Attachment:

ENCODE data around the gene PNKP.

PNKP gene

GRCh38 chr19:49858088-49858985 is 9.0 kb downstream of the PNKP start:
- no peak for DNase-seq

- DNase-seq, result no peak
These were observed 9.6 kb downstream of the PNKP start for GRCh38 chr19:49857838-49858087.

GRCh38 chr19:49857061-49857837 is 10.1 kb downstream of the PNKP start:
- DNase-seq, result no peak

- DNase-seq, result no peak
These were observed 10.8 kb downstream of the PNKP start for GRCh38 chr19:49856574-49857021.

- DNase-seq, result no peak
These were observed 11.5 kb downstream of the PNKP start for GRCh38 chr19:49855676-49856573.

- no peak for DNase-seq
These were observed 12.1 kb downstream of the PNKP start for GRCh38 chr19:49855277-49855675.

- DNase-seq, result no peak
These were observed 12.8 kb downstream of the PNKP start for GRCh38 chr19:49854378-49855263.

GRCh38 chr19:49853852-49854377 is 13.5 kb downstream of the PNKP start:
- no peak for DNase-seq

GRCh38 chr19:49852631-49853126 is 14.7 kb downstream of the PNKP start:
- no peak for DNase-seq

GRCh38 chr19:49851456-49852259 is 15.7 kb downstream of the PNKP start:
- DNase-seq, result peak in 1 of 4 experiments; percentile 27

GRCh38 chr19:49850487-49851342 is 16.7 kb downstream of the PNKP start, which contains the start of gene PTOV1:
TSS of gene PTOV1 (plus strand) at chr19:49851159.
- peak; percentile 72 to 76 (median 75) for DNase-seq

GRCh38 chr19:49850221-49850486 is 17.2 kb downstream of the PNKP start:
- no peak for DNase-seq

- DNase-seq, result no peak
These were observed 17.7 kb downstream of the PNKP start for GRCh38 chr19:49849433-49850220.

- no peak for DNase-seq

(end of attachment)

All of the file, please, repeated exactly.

ENCODE data around the gene PNKP.

PNKP gene

GRCh38 chr19:49858088-49858985 is 9.0 kb downstream of the PNKP start:
- no peak for DNase-seq

- DNase-seq, result no peak
These were observed 9.6 kb downstream of the PNKP start for GRCh38 chr19:49857838-49858087.

GRCh38 chr19:49857061-49857837 is 10.1 kb downstream of the PNKP start:
- DNase-seq, result no peak

- DNase-seq, result no peak
These were observed 10.8 kb downstream of the PNKP start for GRCh38 chr19:49856574-49857021.

- DNase-seq, result no peak
These were observed 11.5 kb downstream of the PNKP start for GRCh38 chr19:49855676-49856573.

- no peak for DNase-seq
These were observed 12.1 kb downstream of the PNKP start for GRCh38 chr19:49855277-49855675.

- DNase-seq, result no peak
These were observed 12.8 kb downstream of the PNKP start for GRCh38 chr19:49854378-49855263.

GRCh38 chr19:49853852-49854377 is 13.5 kb downstream of the PNKP start:
- no peak for DNase-seq

GRCh38 chr19:49852631-49853126 is 14.7 kb downstream of the PNKP start:
- no peak for DNase-seq

GRCh38 chr19:49851456-49852259 is 15.7 kb downstream of the PNKP start:
- DNase-seq, result peak in 1 of 4 experiments; percentile 27

GRCh38 chr19:49850487-49851342 is 16.7 kb downstream of the PNKP start, which contains the start of gene PTOV1:
TSS of gene PTOV1 (plus strand) at chr19:49851159.
- peak; percentile 72 to 76 (median 75) for DNase-seq

GRCh38 chr19:49850221-49850486 is 17.2 kb downstream of the PNKP start:
- no peak for DNase-seq

- DNase-seq, result no peak
These were observed 17.7 kb downstream of the PNKP start for GRCh38 chr19:49849433-49850220.

- no peak for DNase-seq